Just a couple of days ago, while chatting with some of the fine folks at Eurogamer, I joked that EA should demand I put my money where my mouth is, and get me to write a third game in the rebooted series. And then realised how much I would have loved to do that. Because in Medal Of Honor, even ignoring the occasionally decent editions of its WW2 incarnation (most of all the splendid Airborne), there’s so much potential.
It would be far too simple to take Medal Of Honor and make it into an anti-war rhetoric. Indeed, the result would likely be something far too clumsy like Spec Op’s hammering home of its point. And indeed to do so would be massively oversimplifying the enormous complexities of the role of international intervention when there is terrible human suffering. Frankly, having made one’s mind up about such a broad, intricate subject is, in itself, somewhat suspicious. And that’s why I believe the franchise is bursting with such potential – potential to explore these enormously difficult subjects.
A core element of Medal Of Honor was telling a number of stories from a number of perspectives, and it’s in this that there’s so much room to ask multiple questions about the state of contemporary warfare, to represent a number of viewpoints, to pit thesis against antithesis. For the last two games, MoH has opted for a one-track, un-introspective series of “WAR IS JUST BLOODY GREAT!” blundering, peppered with outright hatred toward enemy troops. This “shoot the brown ones” motif is extremely uncomfortable, and in Warfighter even those who’ve blithely ignored it in so many other shooters (of course including the Call Of Duty games) finally seemed to snap and say: just no. (Warfighter certainly deserved the kicking it received – it’s just, so did a number of games before it.)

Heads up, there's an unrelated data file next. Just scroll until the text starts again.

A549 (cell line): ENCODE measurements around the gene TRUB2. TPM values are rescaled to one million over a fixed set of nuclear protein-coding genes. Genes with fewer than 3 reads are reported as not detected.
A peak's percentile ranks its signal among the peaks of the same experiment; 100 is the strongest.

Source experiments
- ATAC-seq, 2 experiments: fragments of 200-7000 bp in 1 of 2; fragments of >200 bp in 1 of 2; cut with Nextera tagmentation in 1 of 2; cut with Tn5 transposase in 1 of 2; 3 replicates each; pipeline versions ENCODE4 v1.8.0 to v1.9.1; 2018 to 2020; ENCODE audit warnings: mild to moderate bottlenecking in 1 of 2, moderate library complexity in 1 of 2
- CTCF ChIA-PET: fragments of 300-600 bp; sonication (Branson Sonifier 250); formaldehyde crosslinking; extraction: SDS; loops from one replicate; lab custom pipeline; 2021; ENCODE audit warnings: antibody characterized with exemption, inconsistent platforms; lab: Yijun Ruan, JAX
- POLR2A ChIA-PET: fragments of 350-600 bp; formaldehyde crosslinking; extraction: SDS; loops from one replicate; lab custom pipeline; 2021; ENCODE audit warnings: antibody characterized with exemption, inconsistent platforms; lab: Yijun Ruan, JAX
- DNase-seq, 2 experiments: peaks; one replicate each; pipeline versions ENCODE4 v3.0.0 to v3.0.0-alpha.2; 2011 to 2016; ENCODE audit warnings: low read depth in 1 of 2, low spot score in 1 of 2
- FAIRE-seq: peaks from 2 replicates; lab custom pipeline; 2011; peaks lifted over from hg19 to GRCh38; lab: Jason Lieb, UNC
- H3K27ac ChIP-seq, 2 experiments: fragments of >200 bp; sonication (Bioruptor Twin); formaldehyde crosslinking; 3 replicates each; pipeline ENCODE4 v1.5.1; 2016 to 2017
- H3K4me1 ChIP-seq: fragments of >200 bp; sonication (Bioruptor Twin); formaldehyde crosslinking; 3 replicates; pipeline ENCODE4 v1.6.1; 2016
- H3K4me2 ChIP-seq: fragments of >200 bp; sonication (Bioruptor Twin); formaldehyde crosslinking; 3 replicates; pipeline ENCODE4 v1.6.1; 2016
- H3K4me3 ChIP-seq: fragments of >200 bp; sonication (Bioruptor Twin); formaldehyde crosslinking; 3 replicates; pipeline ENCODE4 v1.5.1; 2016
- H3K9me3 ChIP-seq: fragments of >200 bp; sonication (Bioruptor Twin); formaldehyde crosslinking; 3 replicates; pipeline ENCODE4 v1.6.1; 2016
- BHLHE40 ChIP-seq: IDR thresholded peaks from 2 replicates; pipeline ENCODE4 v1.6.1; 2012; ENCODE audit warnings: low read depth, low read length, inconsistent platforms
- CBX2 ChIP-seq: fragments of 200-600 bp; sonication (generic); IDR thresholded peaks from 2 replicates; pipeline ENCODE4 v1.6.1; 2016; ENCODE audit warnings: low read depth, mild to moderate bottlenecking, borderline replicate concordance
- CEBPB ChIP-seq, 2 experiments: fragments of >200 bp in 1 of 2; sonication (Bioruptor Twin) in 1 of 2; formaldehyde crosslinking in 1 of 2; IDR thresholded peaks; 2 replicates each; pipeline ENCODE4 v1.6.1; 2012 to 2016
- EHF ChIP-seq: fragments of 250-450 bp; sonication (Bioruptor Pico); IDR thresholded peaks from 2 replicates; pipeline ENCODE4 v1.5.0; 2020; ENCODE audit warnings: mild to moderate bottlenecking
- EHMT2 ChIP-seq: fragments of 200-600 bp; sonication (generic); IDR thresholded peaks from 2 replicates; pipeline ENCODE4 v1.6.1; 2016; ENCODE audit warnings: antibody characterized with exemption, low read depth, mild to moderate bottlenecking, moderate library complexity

But at the same time, Warfighter was extraordinarily egregious in itself. It’s opening moment, that wretched scene in which you’ve a reticule fixed on the back of a stranger’s head, with no ability to move your gun, nor your feet, and only the instruction to execute this man in the back of his skull for no given reason – at the time you wonder if it’s a powerful staetment, but minutes later you realise it was just setting the tone.
Imagine a Medal Of Honor that explores this. A number of viewpoints, a representation of different attitudes, with no informing the player of which is the “correct” perspective. A game that sees soldiers challenged in their previous convictions, whether they were blind patriotism or borderline pacifism. And equally a game that challenges the player of whatever their preconceptions might be. No moralising, no bold statements, no take-home message – instead questions, provoking scenes, and doubt.